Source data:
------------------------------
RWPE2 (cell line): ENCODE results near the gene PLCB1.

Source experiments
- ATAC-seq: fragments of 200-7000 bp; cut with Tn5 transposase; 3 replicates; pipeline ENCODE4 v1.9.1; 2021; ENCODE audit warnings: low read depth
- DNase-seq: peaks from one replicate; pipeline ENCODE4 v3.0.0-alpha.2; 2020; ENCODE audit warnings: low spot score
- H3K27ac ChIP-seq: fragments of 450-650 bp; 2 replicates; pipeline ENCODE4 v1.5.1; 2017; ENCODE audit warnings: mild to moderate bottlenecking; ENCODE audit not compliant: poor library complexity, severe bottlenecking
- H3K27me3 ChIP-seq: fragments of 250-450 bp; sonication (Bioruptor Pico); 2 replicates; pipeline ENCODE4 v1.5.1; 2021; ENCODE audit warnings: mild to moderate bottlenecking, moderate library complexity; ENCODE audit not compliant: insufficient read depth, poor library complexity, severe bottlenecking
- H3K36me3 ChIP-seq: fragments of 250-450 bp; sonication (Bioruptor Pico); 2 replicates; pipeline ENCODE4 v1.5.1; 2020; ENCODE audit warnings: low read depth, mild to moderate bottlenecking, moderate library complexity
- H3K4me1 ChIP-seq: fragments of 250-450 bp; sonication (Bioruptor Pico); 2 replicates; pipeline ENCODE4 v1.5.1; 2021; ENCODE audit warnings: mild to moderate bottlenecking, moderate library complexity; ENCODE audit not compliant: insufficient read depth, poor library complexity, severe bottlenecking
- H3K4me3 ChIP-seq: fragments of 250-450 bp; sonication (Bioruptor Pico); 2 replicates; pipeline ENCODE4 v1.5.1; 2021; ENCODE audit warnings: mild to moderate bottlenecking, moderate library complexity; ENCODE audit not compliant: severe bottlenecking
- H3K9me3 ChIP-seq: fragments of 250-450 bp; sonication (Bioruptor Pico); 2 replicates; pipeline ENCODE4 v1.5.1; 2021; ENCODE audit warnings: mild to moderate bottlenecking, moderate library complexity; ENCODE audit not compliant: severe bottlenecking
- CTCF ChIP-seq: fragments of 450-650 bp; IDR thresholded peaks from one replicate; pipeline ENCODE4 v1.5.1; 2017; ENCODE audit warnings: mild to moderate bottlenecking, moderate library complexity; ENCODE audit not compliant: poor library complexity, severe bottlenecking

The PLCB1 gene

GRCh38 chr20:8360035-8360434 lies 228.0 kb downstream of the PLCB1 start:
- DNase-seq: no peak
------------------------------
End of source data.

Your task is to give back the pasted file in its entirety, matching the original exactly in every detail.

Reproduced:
RWPE2 (cell line): ENCODE results near the gene PLCB1.

Source experiments
- ATAC-seq: fragments of 200-7000 bp; cut with Tn5 transposase; 3 replicates; pipeline ENCODE4 v1.9.1; 2021; ENCODE audit warnings: low read depth
- DNase-seq: peaks from one replicate; pipeline ENCODE4 v3.0.0-alpha.2; 2020; ENCODE audit warnings: low spot score
- H3K27ac ChIP-seq: fragments of 450-650 bp; 2 replicates; pipeline ENCODE4 v1.5.1; 2017; ENCODE audit warnings: mild to moderate bottlenecking; ENCODE audit not compliant: poor library complexity, severe bottlenecking
- H3K27me3 ChIP-seq: fragments of 250-450 bp; sonication (Bioruptor Pico); 2 replicates; pipeline ENCODE4 v1.5.1; 2021; ENCODE audit warnings: mild to moderate bottlenecking, moderate library complexity; ENCODE audit not compliant: insufficient read depth, poor library complexity, severe bottlenecking
- H3K36me3 ChIP-seq: fragments of 250-450 bp; sonication (Bioruptor Pico); 2 replicates; pipeline ENCODE4 v1.5.1; 2020; ENCODE audit warnings: low read depth, mild to moderate bottlenecking, moderate library complexity
- H3K4me1 ChIP-seq: fragments of 250-450 bp; sonication (Bioruptor Pico); 2 replicates; pipeline ENCODE4 v1.5.1; 2021; ENCODE audit warnings: mild to moderate bottlenecking, moderate library complexity; ENCODE audit not compliant: insufficient read depth, poor library complexity, severe bottlenecking
- H3K4me3 ChIP-seq: fragments of 250-450 bp; sonication (Bioruptor Pico); 2 replicates; pipeline ENCODE4 v1.5.1; 2021; ENCODE audit warnings: mild to moderate bottlenecking, moderate library complexity; ENCODE audit not compliant: severe bottlenecking
- H3K9me3 ChIP-seq: fragments of 250-450 bp; sonication (Bioruptor Pico); 2 replicates; pipeline ENCODE4 v1.5.1; 2021; ENCODE audit warnings: mild to moderate bottlenecking, moderate library complexity; ENCODE audit not compliant: severe bottlenecking
- CTCF ChIP-seq: fragments of 450-650 bp; IDR thresholded peaks from one replicate; pipeline ENCODE4 v1.5.1; 2017; ENCODE audit warnings: mild to moderate bottlenecking, moderate library complexity; ENCODE audit not compliant: poor library complexity, severe bottlenecking

The PLCB1 gene

GRCh38 chr20:8360035-8360434 lies 228.0 kb downstream of the PLCB1 start:
- DNase-seq: no peak